on November 20, 2004
Henry Miller is a fellow at the Hoover Institute at Stanford University. The articles he posts there are something that my undergrad logic teacher would have to flunk. (Example: If (A) there are drugs in the pipeline, and if (B) FDA must review data to show drugs are safe and effective, then (c) FDA's unreasonable review is the only thing stopping all drugs in the pipeline from working; therefore all drugs should be mass-marketed to human guinea pigs or else people will die from lack of access to drugs.) The conclusion is not supported by his premises, a problem in all Miller's writings. He also ignores history, failing to mention the kind of junk that was sold as cures before FDA came along. In fact the agency was established when the public insisted. Responsible manufacturers joined, struggling with dozens of different state laws and with disreputable competition undercutting them, counterfeiting their products, and selling products contaminated with filth, cheap fillers, and unintended cross-contamination from other ingredients made in the same facilities.
The truth is, there are lots of programs to get drugs, approved or not, to sick people. If only drug companies would manufacture them instead of the many kinds of "me, too" drugs with huge mark-ups, those drugs might be available. However, FDA can't review drugs that no one makes. FDA drug review takes on average barely more than 6 months despite volumes of data, and since someone has to review the data, anyway, that's not much real added time. And aren't you glad it's not drug company marketing departments doing the medical reviews? Peer review journals easily take that long to review the articles of studies submitted to them.
This is not to say FDA is perfect, always right, or no reform is needed. FDA review has changed much since the Food and Drug Modernization laws of drugs and devices since 1997. FDA's problems now are now mostly budgetary; it's entire budget has never even matched the increase NIH gets yearly until FDA was given bioterrorism duties on top of everything else in 2002. Even then, FDA total budget in 2002 sounds like a lot at about $1.3 billion (less than authorized); however, compare that to the NIH budget that year at $22 billion.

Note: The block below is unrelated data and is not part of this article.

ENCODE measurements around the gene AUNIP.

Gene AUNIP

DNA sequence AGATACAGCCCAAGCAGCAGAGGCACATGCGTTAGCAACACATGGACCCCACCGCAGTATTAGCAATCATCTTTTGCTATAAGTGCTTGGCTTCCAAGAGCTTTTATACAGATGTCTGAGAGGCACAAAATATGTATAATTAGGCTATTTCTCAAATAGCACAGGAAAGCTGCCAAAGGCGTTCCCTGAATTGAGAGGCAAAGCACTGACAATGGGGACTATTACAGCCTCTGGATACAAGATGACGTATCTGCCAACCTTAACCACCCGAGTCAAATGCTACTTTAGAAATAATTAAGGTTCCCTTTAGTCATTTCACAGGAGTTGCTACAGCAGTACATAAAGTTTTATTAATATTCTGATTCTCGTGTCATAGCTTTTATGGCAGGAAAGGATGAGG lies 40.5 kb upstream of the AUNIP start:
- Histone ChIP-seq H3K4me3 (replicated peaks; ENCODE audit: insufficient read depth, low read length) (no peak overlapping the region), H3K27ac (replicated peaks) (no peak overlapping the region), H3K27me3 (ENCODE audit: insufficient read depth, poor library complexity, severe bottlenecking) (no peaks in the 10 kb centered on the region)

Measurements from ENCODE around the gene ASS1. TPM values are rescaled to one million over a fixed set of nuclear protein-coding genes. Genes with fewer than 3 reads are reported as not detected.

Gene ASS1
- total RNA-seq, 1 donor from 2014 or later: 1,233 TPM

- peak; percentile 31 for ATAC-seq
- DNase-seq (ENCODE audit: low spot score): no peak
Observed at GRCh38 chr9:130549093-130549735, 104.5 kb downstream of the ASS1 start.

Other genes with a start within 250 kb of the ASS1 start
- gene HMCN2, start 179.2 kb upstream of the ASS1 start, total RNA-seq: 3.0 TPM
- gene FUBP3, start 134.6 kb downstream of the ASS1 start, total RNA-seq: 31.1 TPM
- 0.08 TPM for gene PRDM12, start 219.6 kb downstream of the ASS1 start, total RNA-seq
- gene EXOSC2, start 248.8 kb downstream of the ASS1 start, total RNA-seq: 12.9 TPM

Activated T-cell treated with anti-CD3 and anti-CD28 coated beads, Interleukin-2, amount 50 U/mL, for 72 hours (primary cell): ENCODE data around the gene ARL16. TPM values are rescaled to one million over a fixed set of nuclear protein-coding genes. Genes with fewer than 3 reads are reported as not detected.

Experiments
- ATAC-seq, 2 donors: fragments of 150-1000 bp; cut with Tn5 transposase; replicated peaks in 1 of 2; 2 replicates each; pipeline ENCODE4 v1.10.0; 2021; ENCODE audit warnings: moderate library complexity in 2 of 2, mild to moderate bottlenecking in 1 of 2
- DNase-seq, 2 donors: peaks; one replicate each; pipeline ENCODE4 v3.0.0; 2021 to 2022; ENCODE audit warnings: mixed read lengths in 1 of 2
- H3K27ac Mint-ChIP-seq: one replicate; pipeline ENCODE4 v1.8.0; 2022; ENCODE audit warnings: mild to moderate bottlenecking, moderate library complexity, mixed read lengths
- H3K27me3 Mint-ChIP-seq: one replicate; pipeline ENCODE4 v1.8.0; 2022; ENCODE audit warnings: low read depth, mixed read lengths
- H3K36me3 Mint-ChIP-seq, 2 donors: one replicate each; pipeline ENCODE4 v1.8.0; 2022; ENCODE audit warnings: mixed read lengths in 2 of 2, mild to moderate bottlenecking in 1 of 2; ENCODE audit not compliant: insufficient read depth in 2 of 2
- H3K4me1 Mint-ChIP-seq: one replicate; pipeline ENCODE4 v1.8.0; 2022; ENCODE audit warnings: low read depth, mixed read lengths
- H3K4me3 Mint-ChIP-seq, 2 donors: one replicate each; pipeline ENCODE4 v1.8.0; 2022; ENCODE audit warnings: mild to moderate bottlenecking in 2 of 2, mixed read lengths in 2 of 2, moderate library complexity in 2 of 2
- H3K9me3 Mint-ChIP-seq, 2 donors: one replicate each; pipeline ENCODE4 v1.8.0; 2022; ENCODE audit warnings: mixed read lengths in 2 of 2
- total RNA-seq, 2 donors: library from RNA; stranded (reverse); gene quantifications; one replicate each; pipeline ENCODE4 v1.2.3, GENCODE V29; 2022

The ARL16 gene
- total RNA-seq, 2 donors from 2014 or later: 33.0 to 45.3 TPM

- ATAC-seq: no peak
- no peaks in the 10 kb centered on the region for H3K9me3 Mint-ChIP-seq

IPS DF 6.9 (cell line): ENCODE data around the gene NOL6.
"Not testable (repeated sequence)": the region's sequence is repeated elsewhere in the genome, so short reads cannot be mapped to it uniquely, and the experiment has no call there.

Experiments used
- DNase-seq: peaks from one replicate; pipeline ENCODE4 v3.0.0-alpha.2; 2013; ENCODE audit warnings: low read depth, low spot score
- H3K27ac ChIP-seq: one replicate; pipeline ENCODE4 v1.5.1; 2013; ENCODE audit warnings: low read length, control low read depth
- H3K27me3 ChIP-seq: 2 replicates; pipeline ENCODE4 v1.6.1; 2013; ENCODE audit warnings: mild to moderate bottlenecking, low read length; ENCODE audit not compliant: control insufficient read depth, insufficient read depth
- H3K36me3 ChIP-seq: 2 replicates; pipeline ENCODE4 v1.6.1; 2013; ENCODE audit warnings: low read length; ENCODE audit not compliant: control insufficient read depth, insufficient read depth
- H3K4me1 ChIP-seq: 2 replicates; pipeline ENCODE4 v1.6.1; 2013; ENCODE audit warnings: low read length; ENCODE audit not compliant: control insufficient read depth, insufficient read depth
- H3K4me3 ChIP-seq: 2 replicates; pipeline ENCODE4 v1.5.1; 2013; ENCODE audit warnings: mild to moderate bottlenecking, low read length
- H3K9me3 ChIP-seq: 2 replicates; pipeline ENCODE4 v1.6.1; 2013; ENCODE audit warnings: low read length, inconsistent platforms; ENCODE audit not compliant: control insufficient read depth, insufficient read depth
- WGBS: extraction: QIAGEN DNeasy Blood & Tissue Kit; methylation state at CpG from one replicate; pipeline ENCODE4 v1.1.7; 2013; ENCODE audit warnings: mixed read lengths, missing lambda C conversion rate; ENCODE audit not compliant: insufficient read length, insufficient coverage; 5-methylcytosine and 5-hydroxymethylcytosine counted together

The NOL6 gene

Miller's politics would eliminate all federal safety regulations, not just drug review but those for deadly pesticides and other environmental chemicals, and food contaminated by filth, and return to state regulations that even industry doesn't want. If you want to get a taste of his views, go to the Hoover articles website and search his name for the 9 articles posted there to date. If you're willing to challenge these assumptions, first briefly review logic principles (there are a few good logic pages on the web under edu or org pages that can introduce you to logical mistakes). Then check out Miller's articles for free, and see if the argments stand up to the light of day. After that if you enjoy his work, then by all means, exercise your right to buy his book.
on August 20, 2003
While it may be true that some reform at the FDA is needed, the way this book portrays the problem is seriously flawed. This is surprising as it comes from a guy that actually worked at the FDA. The book is filled with number fudging, half truths and ridiculous distortions. For example, the book cited that the FDA raised the bar for clinical research that resulted in the time required for drug development to increase from 8.1 years to 15.2 years from 1960s to 1997 (Page 24). Why is that bad? Remember the law that requires a drug to be effective was only passed in 1962. Back then, a scientifically sound clinical study for effectiveness wasn't even defined. As the science progresses, the bar has to be raised. Moreover, a lot of drugs nowadays have to be taken for years (for example, statin drugs). The only way to know the long term safety of these drugs is to do long term study. Hence, long time required for clinical studies. Even with this kind of rigor, there are still drugs like Baycol out there harming people. In another place, the author quoted that the number of safety discontinuations as a percentage of total new drug introductions in each country were similar - about 4 percent in UK and 3 percent in US. The author thus concluded that a marketed drug will be removed from the market is not appreciable different in the UK and US (page 27). This is number fudging at its best. Sure, 4% and 3% are all small numbers. But 4%/3% is 1.33. That means UK approves 33% more harmful drugs than US. No wonder the FDA is viewed as the "gold standard."
I highly recommened a report by Public Citizen on the brandname drug industry. When people see how profitable they are and how little they actually devote to research, they won't believe all this whining on behalf of these companies.